Ah, fiddlehead season. It comes and goes in the blink of an eye. Literally, if you start to see those little leaves unfurl you have a day maybe two to get those little curls before they are all open and bitter. It’s for this reason that I love growing them at my house. It allows me to know exactly when to start foraging in our area.
We got lucky this year and not only did we get a small harvest from our own backyard. Then a few days later made it up to our cabin in the Adirondacks (which is a few days behind us in the spring thaw) and were able to get a whole bunch. We have been letting them grow on the property there for generations (seriously, a very long time), which has resulted in a huge abundance of them for harvest.
We didn’t even get through the entire patch and still ended up bringing home pounds and pounds of them. My 6-month pregnant body was tired from all the squatting down, but man was it worth it. You really don’t realize how much work foraging can actually be until you’ve got an over-sized belly to contend with.
I was planning to go into the details of finding, foraging sustainably, and proper storage here but there are so many online resources that I don’t think my input is needed here too. I did find that this University of Maine bulletin and this post from Food 52 are great resources for this type of info if that’s what you are looking for. Today we are just going to dive into one of my favorite recipes. I will mention that when foraging you don’t want to take any more than one or two heads. These heads become the leaves of the plant and taking them all will effectively kill the plant. Single ferns can live and produce for years if only a couple of heads are harvested each year.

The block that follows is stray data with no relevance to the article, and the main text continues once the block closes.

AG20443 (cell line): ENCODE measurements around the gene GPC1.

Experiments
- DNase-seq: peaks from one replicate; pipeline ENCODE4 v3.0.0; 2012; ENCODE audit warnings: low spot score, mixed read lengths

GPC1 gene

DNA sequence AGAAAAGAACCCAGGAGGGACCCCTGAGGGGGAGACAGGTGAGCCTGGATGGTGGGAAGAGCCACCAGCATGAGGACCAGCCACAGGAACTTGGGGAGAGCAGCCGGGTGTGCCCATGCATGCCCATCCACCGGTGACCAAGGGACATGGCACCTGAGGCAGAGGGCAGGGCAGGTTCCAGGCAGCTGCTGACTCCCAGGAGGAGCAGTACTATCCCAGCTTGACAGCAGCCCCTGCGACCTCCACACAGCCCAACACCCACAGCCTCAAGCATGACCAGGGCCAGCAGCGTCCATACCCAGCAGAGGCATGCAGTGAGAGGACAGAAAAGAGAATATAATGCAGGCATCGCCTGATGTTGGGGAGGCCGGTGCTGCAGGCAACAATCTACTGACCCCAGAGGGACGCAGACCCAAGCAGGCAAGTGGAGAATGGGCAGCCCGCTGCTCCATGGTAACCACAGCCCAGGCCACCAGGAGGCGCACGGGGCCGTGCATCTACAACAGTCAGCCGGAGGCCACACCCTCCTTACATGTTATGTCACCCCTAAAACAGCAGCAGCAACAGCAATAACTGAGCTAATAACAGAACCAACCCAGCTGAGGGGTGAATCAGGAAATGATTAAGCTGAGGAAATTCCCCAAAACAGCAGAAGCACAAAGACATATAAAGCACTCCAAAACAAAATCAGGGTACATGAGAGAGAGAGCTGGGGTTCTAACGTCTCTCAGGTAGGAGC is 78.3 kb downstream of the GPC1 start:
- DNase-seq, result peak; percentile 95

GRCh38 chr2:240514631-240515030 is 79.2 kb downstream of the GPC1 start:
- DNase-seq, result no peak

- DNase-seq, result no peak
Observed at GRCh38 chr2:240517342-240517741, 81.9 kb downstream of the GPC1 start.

This recipe is probably one of my favorite because it’s so simple and includes garlic. It’s very similar to my Earthy Sauteed Fiddlehead Recipe but the end result is completely different. This recipe is flavorful enough to stand on its own over plain rice, pasta or lentils but not so flavorful that it doesn’t also make a perfect side dish. I made this last weekend with venison loin, Jerusalem artichokes (recipe coming soon), and lentils for dinner. It was heavenly.
- 1 tablespoon olive oil
- 3-5 cloves of garlic, peeled and roughly chopped
- 2 cups cleaned and dried fiddleheads
- Salt and pepper to taste
- In a small skillet heat oil over medium high heat.
- Add the garlic and sauté until fragrant, about 30 seconds.
- Add the fiddleheads and sauté for 3 to 4 minutes, stirring regularly. Fiddleheads will be bright green, with some brown spots and slightly softened when done.
- Remove from heat and toss with salt and pepper to taste. Serve immediately.